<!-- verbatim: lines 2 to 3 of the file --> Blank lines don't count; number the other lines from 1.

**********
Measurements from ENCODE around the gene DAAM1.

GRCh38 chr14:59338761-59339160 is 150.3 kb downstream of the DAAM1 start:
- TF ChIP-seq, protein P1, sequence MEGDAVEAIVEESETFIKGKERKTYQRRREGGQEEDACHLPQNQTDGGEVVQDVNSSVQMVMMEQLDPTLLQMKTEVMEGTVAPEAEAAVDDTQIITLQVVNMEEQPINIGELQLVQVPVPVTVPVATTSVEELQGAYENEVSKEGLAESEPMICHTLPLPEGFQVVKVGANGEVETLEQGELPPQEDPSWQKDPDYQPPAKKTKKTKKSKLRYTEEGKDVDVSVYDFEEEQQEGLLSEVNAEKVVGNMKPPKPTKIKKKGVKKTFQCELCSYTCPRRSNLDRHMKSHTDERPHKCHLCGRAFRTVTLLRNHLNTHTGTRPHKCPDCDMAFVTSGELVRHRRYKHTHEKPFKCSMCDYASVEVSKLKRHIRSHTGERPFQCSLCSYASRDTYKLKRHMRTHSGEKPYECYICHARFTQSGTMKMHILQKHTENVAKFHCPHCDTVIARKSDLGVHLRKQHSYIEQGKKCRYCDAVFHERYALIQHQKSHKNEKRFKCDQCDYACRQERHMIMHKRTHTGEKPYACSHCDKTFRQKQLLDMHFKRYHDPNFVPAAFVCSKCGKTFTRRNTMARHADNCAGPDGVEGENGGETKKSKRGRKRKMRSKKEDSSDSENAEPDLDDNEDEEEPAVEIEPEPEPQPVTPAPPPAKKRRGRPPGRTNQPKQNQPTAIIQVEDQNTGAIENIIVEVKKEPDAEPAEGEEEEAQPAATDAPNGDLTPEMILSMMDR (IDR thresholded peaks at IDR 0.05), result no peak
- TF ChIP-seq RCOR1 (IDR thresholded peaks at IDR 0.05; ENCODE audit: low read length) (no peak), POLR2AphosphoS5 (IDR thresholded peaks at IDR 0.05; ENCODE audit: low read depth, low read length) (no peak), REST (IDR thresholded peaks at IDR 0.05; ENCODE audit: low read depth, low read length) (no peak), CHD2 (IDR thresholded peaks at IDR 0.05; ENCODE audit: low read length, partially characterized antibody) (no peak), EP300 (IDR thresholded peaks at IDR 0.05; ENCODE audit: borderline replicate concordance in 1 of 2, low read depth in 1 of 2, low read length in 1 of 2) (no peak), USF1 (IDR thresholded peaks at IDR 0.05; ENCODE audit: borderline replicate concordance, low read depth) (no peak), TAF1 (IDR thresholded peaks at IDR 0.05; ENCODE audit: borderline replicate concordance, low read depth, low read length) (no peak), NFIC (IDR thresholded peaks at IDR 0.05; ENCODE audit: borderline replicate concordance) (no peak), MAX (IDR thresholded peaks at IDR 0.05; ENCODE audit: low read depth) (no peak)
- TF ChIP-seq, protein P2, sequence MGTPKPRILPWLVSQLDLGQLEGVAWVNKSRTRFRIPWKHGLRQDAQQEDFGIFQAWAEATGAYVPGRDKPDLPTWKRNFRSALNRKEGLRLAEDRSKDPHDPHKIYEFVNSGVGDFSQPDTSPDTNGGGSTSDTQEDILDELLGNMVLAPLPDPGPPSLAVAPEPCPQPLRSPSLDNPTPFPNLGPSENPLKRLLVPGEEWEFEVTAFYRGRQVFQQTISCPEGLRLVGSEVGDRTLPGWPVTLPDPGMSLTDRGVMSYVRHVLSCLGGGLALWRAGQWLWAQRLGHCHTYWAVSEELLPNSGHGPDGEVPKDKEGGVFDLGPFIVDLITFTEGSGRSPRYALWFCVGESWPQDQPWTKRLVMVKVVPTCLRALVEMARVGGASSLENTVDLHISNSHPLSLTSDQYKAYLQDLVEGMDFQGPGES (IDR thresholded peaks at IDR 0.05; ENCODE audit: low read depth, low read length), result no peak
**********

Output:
GRCh38 chr14:59338761-59339160 is 150.3 kb downstream of the DAAM1 start:
- TF ChIP-seq, protein P1, sequence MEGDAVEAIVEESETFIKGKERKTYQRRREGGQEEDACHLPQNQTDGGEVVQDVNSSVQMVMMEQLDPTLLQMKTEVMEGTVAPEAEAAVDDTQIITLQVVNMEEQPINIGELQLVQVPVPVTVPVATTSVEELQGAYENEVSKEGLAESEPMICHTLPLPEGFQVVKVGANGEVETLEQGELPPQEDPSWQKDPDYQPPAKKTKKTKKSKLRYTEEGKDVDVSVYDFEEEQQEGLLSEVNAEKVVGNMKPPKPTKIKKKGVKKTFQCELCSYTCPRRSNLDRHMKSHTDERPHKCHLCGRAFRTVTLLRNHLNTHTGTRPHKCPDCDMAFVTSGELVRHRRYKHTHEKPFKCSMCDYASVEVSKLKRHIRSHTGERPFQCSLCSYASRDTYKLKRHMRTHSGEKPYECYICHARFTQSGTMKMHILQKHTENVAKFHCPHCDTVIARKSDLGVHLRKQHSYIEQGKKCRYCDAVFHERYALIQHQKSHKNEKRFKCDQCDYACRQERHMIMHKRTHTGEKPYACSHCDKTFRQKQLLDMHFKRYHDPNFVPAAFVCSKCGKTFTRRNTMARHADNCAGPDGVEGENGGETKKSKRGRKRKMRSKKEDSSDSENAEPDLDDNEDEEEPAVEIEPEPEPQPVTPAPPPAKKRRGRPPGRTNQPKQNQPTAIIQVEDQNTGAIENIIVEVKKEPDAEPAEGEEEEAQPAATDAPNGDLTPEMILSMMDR (IDR thresholded peaks at IDR 0.05), result no peak